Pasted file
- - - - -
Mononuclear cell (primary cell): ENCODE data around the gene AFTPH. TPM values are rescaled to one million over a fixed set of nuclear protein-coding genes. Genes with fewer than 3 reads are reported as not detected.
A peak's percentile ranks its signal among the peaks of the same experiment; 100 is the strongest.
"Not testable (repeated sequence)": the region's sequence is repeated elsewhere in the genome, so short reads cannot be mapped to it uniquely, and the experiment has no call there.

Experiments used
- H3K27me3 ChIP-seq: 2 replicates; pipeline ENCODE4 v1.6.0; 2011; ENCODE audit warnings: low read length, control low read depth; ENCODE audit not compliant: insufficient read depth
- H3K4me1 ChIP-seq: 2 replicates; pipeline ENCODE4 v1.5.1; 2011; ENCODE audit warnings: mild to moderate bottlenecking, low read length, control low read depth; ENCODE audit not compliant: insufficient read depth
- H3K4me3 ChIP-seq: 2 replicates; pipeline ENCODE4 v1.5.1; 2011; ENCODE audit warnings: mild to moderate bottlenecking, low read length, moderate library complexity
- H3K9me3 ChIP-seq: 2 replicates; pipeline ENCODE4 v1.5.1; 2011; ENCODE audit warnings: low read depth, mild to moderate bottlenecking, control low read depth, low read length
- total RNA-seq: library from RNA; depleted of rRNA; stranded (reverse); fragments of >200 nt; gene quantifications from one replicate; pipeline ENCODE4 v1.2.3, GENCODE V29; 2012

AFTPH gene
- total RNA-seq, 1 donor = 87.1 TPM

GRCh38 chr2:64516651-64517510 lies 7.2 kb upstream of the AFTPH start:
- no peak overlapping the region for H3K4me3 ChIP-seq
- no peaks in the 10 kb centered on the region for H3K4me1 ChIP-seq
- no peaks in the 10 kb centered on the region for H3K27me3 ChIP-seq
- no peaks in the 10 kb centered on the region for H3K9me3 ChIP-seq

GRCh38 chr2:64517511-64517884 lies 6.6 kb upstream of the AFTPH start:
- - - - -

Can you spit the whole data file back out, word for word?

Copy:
Mononuclear cell (primary cell): ENCODE data around the gene AFTPH. TPM values are rescaled to one million over a fixed set of nuclear protein-coding genes. Genes with fewer than 3 reads are reported as not detected.
A peak's percentile ranks its signal among the peaks of the same experiment; 100 is the strongest.
"Not testable (repeated sequence)": the region's sequence is repeated elsewhere in the genome, so short reads cannot be mapped to it uniquely, and the experiment has no call there.

Experiments used
- H3K27me3 ChIP-seq: 2 replicates; pipeline ENCODE4 v1.6.0; 2011; ENCODE audit warnings: low read length, control low read depth; ENCODE audit not compliant: insufficient read depth
- H3K4me1 ChIP-seq: 2 replicates; pipeline ENCODE4 v1.5.1; 2011; ENCODE audit warnings: mild to moderate bottlenecking, low read length, control low read depth; ENCODE audit not compliant: insufficient read depth
- H3K4me3 ChIP-seq: 2 replicates; pipeline ENCODE4 v1.5.1; 2011; ENCODE audit warnings: mild to moderate bottlenecking, low read length, moderate library complexity
- H3K9me3 ChIP-seq: 2 replicates; pipeline ENCODE4 v1.5.1; 2011; ENCODE audit warnings: low read depth, mild to moderate bottlenecking, control low read depth, low read length
- total RNA-seq: library from RNA; depleted of rRNA; stranded (reverse); fragments of >200 nt; gene quantifications from one replicate; pipeline ENCODE4 v1.2.3, GENCODE V29; 2012

AFTPH gene
- total RNA-seq, 1 donor = 87.1 TPM

GRCh38 chr2:64516651-64517510 lies 7.2 kb upstream of the AFTPH start:
- no peak overlapping the region for H3K4me3 ChIP-seq
- no peaks in the 10 kb centered on the region for H3K4me1 ChIP-seq
- no peaks in the 10 kb centered on the region for H3K27me3 ChIP-seq
- no peaks in the 10 kb centered on the region for H3K9me3 ChIP-seq

GRCh38 chr2:64517511-64517884 lies 6.6 kb upstream of the AFTPH start: